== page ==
California Schools To Teach About All Kinds of People Including LBGTs

Posted on December 10, 2011


SamHenry has been deeply saddened by the suicide deaths of so many school children over this past year.  The number seems to increase annually.  So much of the bullying surrounds kids that others see as “gay.”  Some have been; others have not.  The bottom line here is somewhere they have been taught that people labeled gay are of no value.

This is something that should not happen to anyone in our society.  It is closely akin to labeling Jews during the Holocaust as worthless and worthy of eradication.  This pattern of behavior against any one person or group is a pattern that needs to be curbed.

A California teacher has been using a text that introduces children to all kinds of people, not just gays.  It puts them in a context and not into high relief.  But what it can do is give value to children who feel oppressed and enlighten those who are their oppressors.  The bullies are as much victims as their targets.

No matter our view of the cause of being gay or the value of them, it is imperative that we value all of our citizens and their contributions.  Until we discover what makes someone gay and give them the choice of changing that, this is our best alternative to the early death of little children.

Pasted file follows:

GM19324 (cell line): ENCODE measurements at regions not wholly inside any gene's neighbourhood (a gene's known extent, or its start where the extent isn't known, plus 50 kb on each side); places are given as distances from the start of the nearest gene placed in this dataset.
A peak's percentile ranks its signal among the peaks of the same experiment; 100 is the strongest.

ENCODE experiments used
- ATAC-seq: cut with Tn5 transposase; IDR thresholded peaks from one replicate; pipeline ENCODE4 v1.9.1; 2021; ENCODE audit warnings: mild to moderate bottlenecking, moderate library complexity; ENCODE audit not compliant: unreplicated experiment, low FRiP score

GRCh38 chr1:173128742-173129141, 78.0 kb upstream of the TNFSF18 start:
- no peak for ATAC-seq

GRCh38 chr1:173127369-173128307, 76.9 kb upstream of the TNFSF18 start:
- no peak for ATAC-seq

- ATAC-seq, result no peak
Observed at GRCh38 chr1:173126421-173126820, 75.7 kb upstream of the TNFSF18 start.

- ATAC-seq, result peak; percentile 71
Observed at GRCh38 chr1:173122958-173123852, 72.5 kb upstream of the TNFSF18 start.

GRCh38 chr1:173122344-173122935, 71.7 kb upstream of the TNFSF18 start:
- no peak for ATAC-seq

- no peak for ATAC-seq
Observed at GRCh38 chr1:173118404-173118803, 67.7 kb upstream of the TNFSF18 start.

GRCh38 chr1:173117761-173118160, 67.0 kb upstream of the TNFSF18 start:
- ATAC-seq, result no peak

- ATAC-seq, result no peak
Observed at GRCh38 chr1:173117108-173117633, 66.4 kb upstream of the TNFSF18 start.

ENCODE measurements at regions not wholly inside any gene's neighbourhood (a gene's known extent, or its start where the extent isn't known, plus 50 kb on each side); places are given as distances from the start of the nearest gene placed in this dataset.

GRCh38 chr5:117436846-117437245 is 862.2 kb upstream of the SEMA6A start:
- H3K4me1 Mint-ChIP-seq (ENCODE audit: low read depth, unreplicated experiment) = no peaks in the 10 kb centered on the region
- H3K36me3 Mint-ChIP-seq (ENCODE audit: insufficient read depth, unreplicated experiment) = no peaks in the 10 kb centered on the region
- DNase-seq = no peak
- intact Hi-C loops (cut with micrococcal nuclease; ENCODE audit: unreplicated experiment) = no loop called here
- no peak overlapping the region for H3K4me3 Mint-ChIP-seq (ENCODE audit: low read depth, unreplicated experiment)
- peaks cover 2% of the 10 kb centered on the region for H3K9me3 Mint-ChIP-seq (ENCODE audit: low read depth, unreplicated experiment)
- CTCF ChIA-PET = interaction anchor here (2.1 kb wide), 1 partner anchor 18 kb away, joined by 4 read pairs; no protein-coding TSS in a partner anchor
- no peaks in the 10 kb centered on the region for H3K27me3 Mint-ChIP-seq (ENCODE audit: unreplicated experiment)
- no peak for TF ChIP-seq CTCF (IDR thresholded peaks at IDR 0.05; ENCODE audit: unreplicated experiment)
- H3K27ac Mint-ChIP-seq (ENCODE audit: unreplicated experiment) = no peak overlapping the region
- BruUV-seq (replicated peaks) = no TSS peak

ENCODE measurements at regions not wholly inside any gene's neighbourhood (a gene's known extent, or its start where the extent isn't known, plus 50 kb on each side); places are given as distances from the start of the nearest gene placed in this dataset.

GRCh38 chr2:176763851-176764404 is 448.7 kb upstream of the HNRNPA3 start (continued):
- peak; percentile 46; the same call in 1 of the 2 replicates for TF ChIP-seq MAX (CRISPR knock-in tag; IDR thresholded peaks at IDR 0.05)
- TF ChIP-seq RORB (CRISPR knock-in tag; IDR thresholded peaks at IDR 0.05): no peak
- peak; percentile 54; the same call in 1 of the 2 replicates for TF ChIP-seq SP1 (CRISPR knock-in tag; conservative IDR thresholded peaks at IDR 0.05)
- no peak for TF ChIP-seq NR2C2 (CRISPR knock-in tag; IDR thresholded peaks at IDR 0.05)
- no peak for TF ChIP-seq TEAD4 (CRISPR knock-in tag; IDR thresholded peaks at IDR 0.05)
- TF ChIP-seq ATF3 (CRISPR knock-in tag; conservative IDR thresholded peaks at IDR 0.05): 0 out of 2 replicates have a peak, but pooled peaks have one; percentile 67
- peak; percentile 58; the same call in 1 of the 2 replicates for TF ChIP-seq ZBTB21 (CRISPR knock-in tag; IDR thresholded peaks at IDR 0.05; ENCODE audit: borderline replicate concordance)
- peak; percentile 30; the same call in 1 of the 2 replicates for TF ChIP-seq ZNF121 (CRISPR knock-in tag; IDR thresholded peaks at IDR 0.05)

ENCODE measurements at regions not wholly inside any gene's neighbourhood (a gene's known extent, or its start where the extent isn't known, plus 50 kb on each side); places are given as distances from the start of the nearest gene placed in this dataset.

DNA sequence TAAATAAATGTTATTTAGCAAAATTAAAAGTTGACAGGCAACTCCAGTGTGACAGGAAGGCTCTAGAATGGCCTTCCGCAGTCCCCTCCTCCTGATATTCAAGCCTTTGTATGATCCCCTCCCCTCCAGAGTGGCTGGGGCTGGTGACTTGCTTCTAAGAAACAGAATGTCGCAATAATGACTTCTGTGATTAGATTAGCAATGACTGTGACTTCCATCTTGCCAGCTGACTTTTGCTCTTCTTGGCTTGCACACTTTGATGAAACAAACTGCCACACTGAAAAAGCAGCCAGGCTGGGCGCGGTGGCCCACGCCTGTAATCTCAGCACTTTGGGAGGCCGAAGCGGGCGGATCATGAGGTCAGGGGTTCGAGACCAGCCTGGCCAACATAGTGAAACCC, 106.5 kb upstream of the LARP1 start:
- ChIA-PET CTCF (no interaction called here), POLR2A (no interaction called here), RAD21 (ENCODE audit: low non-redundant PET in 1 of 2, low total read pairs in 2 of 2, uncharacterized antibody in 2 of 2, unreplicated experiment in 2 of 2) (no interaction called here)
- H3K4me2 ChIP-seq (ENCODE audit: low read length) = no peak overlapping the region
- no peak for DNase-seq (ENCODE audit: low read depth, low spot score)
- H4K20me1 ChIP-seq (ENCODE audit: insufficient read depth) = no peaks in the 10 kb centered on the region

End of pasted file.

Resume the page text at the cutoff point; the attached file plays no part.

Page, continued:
(CNN) – In 10th grade English at Los Angeles’ Grover Cleveland High School, Danielle Taklender’s students read the book “Luna” by Julie Anne Peters.  It’s a story about a transgender teen.

Taklender has been teaching the book for seven years without any fanfare or push back. It’s getting noticed now as her school district takes the lead in developing a plan to comply with the first state law mandating lesbian, gay, bisexual, and transgender history and social science curricula. The California law, which takes effect in January, stops short of dictating how schools are to comply and leaves that up to the districts and schools themselves to figure out.

Taklender uses “Luna” to expose students to new vocabulary and different ways of thinking about pronouns. The students discuss gender identity versus sexual orientation, as well as gender roles in literature.  Taklender said she teaches this book the same way she teaches every other book.

She says the only negative feedback she has run into was a parent who once requested an alternate assignment after the class finished reading the book.

“No students ever say they changed their sexual orientation because of it,” Taklender said.

The new law, called the California Fair Education Act, also requires schools teach about the contributions of Native Americans, and people with disabilities. It also bans instructional materials that adversely reflect on a person due to their sexual orientation. The requirements are actually an expansion to the education code already in existence, which requires lesson plans to include various ethnic groups.

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